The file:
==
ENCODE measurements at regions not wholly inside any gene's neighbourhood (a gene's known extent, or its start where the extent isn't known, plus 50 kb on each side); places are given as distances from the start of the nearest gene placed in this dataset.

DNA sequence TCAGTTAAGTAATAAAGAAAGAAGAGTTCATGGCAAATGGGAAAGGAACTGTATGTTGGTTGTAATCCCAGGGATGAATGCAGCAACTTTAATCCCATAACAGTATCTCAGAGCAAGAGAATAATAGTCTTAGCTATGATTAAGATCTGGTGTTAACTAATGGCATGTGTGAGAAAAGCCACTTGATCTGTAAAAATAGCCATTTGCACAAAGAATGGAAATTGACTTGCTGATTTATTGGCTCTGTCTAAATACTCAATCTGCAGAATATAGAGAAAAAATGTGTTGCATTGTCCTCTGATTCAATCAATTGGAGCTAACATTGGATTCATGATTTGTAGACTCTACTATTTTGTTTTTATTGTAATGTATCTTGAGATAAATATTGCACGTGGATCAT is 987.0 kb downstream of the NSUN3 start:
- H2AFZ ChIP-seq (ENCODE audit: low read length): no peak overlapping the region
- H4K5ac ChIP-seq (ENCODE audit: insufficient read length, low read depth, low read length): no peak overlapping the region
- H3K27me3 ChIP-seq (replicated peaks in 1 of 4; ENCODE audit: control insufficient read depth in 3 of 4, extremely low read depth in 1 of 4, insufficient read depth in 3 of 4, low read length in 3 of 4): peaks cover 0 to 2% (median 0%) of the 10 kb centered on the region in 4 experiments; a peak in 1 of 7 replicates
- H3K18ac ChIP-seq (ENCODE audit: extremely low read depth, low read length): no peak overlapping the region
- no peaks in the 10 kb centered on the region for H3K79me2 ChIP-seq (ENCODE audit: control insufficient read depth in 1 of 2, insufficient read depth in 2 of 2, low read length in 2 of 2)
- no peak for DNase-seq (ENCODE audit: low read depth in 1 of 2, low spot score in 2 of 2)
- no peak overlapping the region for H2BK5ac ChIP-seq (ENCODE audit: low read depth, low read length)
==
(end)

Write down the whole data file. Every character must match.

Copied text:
ENCODE measurements at regions not wholly inside any gene's neighbourhood (a gene's known extent, or its start where the extent isn't known, plus 50 kb on each side); places are given as distances from the start of the nearest gene placed in this dataset.

DNA sequence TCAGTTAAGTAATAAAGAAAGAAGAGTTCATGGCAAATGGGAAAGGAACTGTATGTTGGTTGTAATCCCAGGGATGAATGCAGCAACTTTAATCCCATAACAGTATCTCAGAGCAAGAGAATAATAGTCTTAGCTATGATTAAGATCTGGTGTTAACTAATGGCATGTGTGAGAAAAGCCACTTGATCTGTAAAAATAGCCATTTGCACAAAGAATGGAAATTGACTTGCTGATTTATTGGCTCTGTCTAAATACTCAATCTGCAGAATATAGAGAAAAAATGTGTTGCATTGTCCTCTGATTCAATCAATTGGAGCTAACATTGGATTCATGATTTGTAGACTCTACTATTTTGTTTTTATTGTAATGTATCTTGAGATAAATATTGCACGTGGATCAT is 987.0 kb downstream of the NSUN3 start:
- H2AFZ ChIP-seq (ENCODE audit: low read length): no peak overlapping the region
- H4K5ac ChIP-seq (ENCODE audit: insufficient read length, low read depth, low read length): no peak overlapping the region
- H3K27me3 ChIP-seq (replicated peaks in 1 of 4; ENCODE audit: control insufficient read depth in 3 of 4, extremely low read depth in 1 of 4, insufficient read depth in 3 of 4, low read length in 3 of 4): peaks cover 0 to 2% (median 0%) of the 10 kb centered on the region in 4 experiments; a peak in 1 of 7 replicates
- H3K18ac ChIP-seq (ENCODE audit: extremely low read depth, low read length): no peak overlapping the region
- no peaks in the 10 kb centered on the region for H3K79me2 ChIP-seq (ENCODE audit: control insufficient read depth in 1 of 2, insufficient read depth in 2 of 2, low read length in 2 of 2)
- no peak for DNase-seq (ENCODE audit: low read depth in 1 of 2, low spot score in 2 of 2)
- no peak overlapping the region for H2BK5ac ChIP-seq (ENCODE audit: low read depth, low read length)